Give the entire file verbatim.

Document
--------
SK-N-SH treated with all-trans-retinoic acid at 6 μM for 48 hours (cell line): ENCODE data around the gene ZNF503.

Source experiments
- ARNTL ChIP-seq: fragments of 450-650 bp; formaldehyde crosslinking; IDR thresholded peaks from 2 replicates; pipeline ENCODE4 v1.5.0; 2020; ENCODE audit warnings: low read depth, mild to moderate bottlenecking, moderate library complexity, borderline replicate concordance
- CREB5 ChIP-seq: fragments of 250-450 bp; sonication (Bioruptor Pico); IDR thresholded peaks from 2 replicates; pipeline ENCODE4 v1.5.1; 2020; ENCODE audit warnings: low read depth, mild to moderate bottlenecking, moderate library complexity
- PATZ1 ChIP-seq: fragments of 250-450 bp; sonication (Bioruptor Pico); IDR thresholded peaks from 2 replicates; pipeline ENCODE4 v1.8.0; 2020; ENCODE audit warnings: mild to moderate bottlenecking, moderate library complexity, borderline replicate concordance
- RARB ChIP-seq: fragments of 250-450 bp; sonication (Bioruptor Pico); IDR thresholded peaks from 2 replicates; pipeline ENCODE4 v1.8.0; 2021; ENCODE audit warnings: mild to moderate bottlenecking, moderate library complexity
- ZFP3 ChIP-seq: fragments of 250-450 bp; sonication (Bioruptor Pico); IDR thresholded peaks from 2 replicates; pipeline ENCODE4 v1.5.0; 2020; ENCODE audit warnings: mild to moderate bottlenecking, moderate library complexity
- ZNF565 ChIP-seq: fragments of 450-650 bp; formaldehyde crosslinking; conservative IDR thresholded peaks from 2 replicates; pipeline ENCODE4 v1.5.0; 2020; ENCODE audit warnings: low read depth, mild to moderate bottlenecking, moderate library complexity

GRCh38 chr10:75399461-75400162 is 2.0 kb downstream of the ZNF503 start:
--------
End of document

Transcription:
SK-N-SH treated with all-trans-retinoic acid at 6 μM for 48 hours (cell line): ENCODE data around the gene ZNF503.

Source experiments
- ARNTL ChIP-seq: fragments of 450-650 bp; formaldehyde crosslinking; IDR thresholded peaks from 2 replicates; pipeline ENCODE4 v1.5.0; 2020; ENCODE audit warnings: low read depth, mild to moderate bottlenecking, moderate library complexity, borderline replicate concordance
- CREB5 ChIP-seq: fragments of 250-450 bp; sonication (Bioruptor Pico); IDR thresholded peaks from 2 replicates; pipeline ENCODE4 v1.5.1; 2020; ENCODE audit warnings: low read depth, mild to moderate bottlenecking, moderate library complexity
- PATZ1 ChIP-seq: fragments of 250-450 bp; sonication (Bioruptor Pico); IDR thresholded peaks from 2 replicates; pipeline ENCODE4 v1.8.0; 2020; ENCODE audit warnings: mild to moderate bottlenecking, moderate library complexity, borderline replicate concordance
- RARB ChIP-seq: fragments of 250-450 bp; sonication (Bioruptor Pico); IDR thresholded peaks from 2 replicates; pipeline ENCODE4 v1.8.0; 2021; ENCODE audit warnings: mild to moderate bottlenecking, moderate library complexity
- ZFP3 ChIP-seq: fragments of 250-450 bp; sonication (Bioruptor Pico); IDR thresholded peaks from 2 replicates; pipeline ENCODE4 v1.5.0; 2020; ENCODE audit warnings: mild to moderate bottlenecking, moderate library complexity
- ZNF565 ChIP-seq: fragments of 450-650 bp; formaldehyde crosslinking; conservative IDR thresholded peaks from 2 replicates; pipeline ENCODE4 v1.5.0; 2020; ENCODE audit warnings: low read depth, mild to moderate bottlenecking, moderate library complexity

GRCh38 chr10:75399461-75400162 is 2.0 kb downstream of the ZNF503 start: